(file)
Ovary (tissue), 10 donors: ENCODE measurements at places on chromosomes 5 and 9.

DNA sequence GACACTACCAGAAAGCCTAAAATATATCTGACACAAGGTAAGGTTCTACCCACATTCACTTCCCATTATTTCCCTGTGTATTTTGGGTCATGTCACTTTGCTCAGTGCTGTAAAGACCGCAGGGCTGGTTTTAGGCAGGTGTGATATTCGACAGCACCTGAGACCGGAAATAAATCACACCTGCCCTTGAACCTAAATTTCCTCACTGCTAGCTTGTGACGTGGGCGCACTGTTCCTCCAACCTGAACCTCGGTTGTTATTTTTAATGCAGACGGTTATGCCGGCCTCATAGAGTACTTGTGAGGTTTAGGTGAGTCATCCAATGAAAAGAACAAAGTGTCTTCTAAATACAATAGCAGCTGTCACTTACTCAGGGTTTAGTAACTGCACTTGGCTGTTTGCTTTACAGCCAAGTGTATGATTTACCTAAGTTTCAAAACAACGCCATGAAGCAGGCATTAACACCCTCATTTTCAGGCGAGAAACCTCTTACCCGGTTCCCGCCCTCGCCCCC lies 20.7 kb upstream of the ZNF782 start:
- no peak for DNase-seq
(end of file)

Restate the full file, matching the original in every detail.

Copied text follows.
Ovary (tissue), 10 donors: ENCODE measurements at places on chromosomes 5 and 9.

DNA sequence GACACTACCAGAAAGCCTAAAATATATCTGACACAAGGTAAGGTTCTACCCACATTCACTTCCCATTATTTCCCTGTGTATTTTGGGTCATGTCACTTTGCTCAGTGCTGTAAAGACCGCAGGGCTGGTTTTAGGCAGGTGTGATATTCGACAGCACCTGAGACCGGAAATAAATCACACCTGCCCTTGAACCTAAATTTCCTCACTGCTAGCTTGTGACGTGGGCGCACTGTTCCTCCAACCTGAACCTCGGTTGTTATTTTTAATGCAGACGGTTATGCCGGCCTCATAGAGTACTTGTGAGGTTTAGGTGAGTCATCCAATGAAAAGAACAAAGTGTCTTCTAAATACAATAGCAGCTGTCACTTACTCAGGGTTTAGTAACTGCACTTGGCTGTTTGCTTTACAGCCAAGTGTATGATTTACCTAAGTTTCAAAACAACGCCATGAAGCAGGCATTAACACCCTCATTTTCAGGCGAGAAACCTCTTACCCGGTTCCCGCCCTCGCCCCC lies 20.7 kb upstream of the ZNF782 start:
- no peak for DNase-seq